The Peculiar Case of the Owlbear in 13th Age

The owlbear is an iconic D&D monster. As such, it is present in 13th Age, and it doesn’t disappoint. It’s sneaky, brutal, and can even tear limbs off:

Feed the cubs: An owlbear that scores a critical hit against a hampered* enemy tears a piece of the creature off (GM chooses a limb) and will subsequently attempt to retreat with the prize to feed its cubs. The torn-up enemy is stunned until the end of its next turn.

*Its attacks hamper enemies until the end of its next turn, and it does 2 attacks whenever the escalation die is even.

A mechanically simple yet thematic ability, something 13th Age excels at. Without it, the owlbear is a decent if a bit bland monster. With it, though, the owlbear deserves an entire post. Here, then, is a detailed look at all things owlbear.

Gamechanger

The owlbear has its own victory condition, distilled into a single ability and distinct from dealing damage. It even departs as soon as this condition is achieved, leaving the maimed PC behind. The fight really is over at that point, the purpose of the encounter fulfilled, and it’s a lucky coincidence that the mangled PC couldn’t have put up much of a fight anymore. It doesn’t make sense from the in-game point of view, to leave the perfectly edible and weakened prey behind, but it plays out much better this way. The party now has to deal with their bleeding comrade – unless they decide they need the limb to ease reattachment, in which case the fight becomes a chase, a different scene with different goals.

Furthermore, should the owlbear achieve its victory condition, it will have a significant impact on the story. Importantly, you are not in control of this: you can’t choose to have it win by scoring a critical hit. This means you shouldn’t introduce an owlbear into the game unless you’re ready to face either outcome. Which says a lot about our expectations and the nature of D&D, when regular deathly conflict is not expected to change the course of the game.

There is a cop-out, though. The ability text is ambiguous, and it doesn’t have to mean the whole limb was lost. It could be just a flesh wound, a chunk torn off from an otherwise functioning extremity. Just a stun on a crit. How boring that suddenly seems.

Not a monster, a predator

The owlbear changes the typical dynamic between PCs and monsters. Facing an owlbear has consequences. It is not a foe to be thwarted, it is a fellow predator, dangerous beyond the abstractness of hit point loss. Hit points have always had a tenuous relation with actual bodily harm. It is easy to shrug them off. Sudden loss of an arm makes a PC vulnerable in a way having only 5 hp left (or even being killed!) can’t. As such, it can also be uncomfortable and disruptive to the fantasy that is D&D. While many groups wouldn’t care, it is still something to consider before you introduce the creature.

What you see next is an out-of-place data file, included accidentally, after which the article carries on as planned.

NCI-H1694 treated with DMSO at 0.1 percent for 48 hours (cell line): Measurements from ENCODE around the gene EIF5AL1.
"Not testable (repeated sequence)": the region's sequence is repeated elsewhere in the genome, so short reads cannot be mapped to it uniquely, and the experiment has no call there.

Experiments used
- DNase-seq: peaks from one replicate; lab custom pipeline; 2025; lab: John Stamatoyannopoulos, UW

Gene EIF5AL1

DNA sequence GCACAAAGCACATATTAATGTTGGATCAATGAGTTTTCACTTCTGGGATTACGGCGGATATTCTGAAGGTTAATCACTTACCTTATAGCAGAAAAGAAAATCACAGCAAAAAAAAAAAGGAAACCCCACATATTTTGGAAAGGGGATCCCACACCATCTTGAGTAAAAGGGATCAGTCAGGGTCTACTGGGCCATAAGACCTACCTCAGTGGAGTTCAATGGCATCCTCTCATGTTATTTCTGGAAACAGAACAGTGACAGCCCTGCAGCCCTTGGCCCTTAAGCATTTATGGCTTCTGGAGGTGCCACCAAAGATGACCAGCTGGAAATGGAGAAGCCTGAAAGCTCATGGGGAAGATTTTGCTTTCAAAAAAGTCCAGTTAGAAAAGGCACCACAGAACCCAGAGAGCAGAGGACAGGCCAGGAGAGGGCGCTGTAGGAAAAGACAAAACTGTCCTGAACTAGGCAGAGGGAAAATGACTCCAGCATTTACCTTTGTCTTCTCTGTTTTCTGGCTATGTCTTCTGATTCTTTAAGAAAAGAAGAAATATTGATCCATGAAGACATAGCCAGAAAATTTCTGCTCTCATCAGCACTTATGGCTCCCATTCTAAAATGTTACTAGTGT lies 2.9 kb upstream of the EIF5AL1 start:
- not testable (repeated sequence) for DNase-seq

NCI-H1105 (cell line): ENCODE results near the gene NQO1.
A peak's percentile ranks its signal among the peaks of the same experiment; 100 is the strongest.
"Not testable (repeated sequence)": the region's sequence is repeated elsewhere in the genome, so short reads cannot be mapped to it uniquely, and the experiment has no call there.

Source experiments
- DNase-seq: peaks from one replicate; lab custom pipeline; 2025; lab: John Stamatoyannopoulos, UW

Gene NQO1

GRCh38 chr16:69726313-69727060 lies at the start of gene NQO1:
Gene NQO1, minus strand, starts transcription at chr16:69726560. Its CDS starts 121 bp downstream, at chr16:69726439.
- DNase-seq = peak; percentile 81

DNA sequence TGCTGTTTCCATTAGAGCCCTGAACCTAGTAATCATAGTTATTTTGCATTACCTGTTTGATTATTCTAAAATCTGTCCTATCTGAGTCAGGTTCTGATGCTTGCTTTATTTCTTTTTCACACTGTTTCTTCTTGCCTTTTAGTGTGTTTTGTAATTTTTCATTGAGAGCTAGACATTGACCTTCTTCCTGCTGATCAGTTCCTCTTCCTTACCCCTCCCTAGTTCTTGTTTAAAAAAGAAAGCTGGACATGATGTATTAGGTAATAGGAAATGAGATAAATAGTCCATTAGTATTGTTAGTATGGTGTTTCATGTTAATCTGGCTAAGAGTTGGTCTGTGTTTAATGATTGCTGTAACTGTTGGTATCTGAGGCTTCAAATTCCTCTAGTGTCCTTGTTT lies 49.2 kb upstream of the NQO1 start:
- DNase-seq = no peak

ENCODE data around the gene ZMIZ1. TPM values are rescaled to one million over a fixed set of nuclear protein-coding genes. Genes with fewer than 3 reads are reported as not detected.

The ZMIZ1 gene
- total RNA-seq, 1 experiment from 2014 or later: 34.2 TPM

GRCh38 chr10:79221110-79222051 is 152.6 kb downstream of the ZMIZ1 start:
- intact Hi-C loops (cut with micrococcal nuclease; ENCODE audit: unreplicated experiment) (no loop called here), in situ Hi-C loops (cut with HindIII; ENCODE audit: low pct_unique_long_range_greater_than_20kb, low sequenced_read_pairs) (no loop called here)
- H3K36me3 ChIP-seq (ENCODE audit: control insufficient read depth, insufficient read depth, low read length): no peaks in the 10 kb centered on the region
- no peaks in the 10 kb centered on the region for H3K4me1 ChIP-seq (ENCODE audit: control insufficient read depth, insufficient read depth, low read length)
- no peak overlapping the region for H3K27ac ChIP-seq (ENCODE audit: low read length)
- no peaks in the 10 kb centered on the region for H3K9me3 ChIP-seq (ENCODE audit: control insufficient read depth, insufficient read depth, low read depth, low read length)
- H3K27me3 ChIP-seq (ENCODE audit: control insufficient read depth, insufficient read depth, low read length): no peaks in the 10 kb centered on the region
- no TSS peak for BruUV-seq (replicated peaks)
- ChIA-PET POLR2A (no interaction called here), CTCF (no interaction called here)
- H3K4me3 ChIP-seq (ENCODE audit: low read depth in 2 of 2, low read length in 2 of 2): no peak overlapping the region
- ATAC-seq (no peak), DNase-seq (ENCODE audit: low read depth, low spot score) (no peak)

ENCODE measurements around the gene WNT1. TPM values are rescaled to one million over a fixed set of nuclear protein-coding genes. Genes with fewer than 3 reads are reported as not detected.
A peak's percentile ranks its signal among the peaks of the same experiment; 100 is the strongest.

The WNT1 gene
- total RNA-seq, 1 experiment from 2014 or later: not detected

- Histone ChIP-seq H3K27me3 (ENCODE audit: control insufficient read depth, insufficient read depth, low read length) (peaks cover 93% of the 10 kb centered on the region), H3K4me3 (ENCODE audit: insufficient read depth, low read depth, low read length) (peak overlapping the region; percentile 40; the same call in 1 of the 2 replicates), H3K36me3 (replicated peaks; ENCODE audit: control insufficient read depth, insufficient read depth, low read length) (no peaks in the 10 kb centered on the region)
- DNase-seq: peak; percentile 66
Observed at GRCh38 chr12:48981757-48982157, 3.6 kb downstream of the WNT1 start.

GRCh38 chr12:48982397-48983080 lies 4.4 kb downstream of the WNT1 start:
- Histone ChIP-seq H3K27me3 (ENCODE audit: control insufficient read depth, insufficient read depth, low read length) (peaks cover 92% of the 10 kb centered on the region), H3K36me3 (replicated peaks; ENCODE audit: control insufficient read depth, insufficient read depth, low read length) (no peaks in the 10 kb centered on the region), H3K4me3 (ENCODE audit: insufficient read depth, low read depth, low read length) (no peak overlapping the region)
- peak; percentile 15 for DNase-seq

Sometimes the owlbear gets you

Crippling PCs is somewhat mean, one might argue. Fortunately, the dice provide the GM with plausible deniability, absolution through not just rules, but randomness as well. It’s not the GM’s fault the owlbear is so nasty, and it’s really not the GM’s fault it rolled a 20. This is, of course, a lie, but a very convenient lie.

There’s precious little PCs can do to avoid getting maimed, either. Limb loss coincides with damage being dealt, but the two are not directly connected. While PCs spend the whole game interacting with damage and can have various abilities to negate or overcome it, the owlbear really doesn’t care. They can try and disengage any time they get hit, as it’s only the repeat attack that has a chance to tear a limb off. This may even be appropriate, a wolf pack tactics of distraction and flanking. Yet it seems like it won’t necessarily be doable in a given situation, and it certainly won’t be reliable.

No, the only way to assuredly not get your limbs torn off is not to engage the owlbear at all. Therefore, if worst does come to worst, it wasn’t your fault, and it wasn’t the GM’s fault. It really was the owlbear that got you.

Perceived threat

After all of this talk of limbs torn being torn off, a question naturally arises: does this mean that an owlbear that failed to execute its signature move has failed as a monster, not a predator but a sad bag of hit points, a Chekov’s Gun that never fired? After all, the owlbear is not likely to actually tear a limb off. It needs to score a critical hit against a target it’s hit on the previous turn: even when fighting a couple of owlbears, that’s nowhere near a given. At a glance, this looks like a typical misapplication of goblin dice: a swingy roll with high impact on the game. Multiple rolls throughout the fight improve the situation, making it less of a freak accident if it does happen, but the crucial fact remains: the PCs are the “goblins” whose fate is being decided here.